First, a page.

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Resources for Boise State Students

Learning Remotely

Whether you are enrolled in an online, hybrid, or face-to-face course, you will use Blackboard and/or other technology resources to communicate, complete tasks and view course content when learning remotely.

This page has information to support your use of these tools in the event that your courses are moved to online delivery.

Resources and Services for Online Learners

Prepare in Advance

Practice Safe Computing

Protect your computer, identity and privacy. Be sure your computer has antivirus software and learn how to protect yourself on the web.

Be Aware of COVID-19 Scams

Please be aware that scams and phishing emails are targeting people’s growing fears of the coronavirus in order to steal their usernames, passwords, credit cards and other sensitive information.

Exercise caution in handling any email with a COVID-19-related subject line, attachment, or hyperlink, and be wary of social media pleas, texts, or calls related to COVID-19.

Get Software

Boise State offers free Microsoft Office and select statistical and mathematics software for installation on personal computers.

Microsoft Office can be installed on up to five computers, including phones and tablets, for each Boise State account.

Mobile apps for iOS and Android phones and tablets are also available for Blackboard, G Suite (Google Apps), and Zoom.

Internet Access and Wireless Hotspots

  • Free or low-cost internet: If you don’t have internet access at home, visit the National Digital Inclusion Alliance’s website to learn about Free and Low-Cost Internet Plans. There are several options to consider, including some temporary offers available due to the coronavirus pandemic.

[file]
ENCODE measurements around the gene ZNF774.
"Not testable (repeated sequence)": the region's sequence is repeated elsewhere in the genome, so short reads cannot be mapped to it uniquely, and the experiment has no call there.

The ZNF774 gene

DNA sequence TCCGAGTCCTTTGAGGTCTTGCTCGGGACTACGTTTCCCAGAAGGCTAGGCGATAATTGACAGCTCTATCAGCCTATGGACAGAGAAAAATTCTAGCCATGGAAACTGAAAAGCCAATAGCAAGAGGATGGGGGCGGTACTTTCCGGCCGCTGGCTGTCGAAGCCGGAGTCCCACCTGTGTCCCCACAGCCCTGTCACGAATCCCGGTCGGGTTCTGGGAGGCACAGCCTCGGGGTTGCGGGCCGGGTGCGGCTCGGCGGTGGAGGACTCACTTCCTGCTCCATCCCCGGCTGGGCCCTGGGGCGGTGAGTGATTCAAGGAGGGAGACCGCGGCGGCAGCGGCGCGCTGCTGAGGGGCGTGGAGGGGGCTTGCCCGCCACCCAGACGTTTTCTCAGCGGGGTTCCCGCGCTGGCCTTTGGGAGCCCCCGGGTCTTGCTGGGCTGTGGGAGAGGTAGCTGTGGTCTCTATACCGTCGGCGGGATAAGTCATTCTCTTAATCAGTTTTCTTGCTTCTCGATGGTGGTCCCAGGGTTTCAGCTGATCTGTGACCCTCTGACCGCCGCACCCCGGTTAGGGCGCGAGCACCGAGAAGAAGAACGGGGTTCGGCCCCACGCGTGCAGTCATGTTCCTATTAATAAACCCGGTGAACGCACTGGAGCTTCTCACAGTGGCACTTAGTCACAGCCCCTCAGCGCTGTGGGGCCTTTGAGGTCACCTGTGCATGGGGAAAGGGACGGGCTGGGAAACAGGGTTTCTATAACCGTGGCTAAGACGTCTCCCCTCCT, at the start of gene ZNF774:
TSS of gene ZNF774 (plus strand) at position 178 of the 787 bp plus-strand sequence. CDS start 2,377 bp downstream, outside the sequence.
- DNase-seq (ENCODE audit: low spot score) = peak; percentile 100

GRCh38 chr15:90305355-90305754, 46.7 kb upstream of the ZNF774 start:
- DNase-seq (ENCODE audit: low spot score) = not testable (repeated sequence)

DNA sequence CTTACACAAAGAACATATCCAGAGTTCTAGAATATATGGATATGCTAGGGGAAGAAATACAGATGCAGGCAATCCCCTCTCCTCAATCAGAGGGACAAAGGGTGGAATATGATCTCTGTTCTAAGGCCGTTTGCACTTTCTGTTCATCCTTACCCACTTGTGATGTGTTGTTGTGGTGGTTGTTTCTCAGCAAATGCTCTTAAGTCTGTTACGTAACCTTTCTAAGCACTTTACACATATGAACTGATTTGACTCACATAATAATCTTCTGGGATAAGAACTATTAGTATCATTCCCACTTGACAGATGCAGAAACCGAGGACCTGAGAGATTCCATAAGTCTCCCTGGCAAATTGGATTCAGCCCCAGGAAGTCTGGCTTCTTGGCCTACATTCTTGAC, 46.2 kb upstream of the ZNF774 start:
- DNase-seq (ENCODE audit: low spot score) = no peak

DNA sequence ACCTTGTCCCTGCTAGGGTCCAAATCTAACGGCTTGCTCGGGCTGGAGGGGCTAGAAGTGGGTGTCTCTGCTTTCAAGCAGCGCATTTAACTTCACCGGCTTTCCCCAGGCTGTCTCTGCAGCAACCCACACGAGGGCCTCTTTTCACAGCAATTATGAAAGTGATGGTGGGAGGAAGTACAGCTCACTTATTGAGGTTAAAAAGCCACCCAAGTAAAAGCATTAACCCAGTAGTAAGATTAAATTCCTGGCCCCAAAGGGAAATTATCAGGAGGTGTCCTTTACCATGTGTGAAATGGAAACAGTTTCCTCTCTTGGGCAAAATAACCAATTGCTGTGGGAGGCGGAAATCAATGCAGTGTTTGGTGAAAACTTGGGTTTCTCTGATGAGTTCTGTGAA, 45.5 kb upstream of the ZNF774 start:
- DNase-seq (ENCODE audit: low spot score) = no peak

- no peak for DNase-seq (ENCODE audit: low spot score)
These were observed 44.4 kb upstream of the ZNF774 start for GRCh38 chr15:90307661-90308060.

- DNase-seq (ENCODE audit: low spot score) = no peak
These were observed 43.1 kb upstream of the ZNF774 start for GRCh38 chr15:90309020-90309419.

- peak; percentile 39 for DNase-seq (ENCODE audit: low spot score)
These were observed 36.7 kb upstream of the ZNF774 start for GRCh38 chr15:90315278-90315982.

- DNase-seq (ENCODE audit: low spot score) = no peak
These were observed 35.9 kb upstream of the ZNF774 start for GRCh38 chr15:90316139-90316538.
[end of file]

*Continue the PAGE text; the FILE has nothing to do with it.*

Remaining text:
• Boise State offers eduroam WiFi coverage to approximately 50 parking spots in front of Albertsons Stadium, West Campus lot.
  • Most students carry a powerful computer in their pocket. Mobile apps for Microsoft Office, Blackboard, G Suite (Google Apps), and Zoom are available for free from iOS and Android app stores and work over cellular connections. (Students may install Microsoft Office on up to five devices, including phones and tablets.)
  • Many internet and cellular providers are lifting data caps and offering other benefits for their customers during this time. Check with your provider to understand any additional benefits for your plan.
  • Please keep in mind that other devices on home networks will impact your speed (e.g., if a family member is streaming Netflix or playing online games). If you do experience network issues, check with your Internet Service Provider. Contact the Help Desk if needed.
  • Check for local resources in your community such as colleges and schools that may offer public WiFi access.
  • Most wireless phone service providers offer personal hotspot service to be added to wireless plans to create a WiFi network from a smartphone. This option can also provide greater WiFi range. Check with your carrier for details. The Help Desk can assist you with setting up your hotspot if needed; contact us at (208) 426-4357, helpdesk@boisestate.edu, or chat online.

Update Your Software

Be sure your computer’s operating system and applications are patched and updated.

Pay close attention to ensuring you are running the latest versions of Google Chrome, Mozilla Firefox, Apple Safari, or Microsoft Edge browsers.

Contact the Help Desk for assistance if needed.

Communicate with Your Instructors

Check In, Ask Questions

Communication is essential when a course is online for a semester, or if you participate in a single class meeting.

If your instructors use Blackboard, check your Blackboard site(s) and your Boise State email account at least once each day for important information.

Be sure to communicate clearly with your instructors if you have questions or need assistance.

Chat, Voice, and Video

Solutions for Remote Learning and Collaboration

Several platforms are available for voice/video/chat conferencing when working remotely.

  • Consider using your smartphone to join remote classes, since it probably has a better microphone than a laptop. Test and see what works best for you.
  • If your computer does not have a built-in camera, you can also use an external USB camera for video conferencing.
  • Have a set of earbuds/headphones (especially ones with a built-in microphone) for attending online courses and meetings.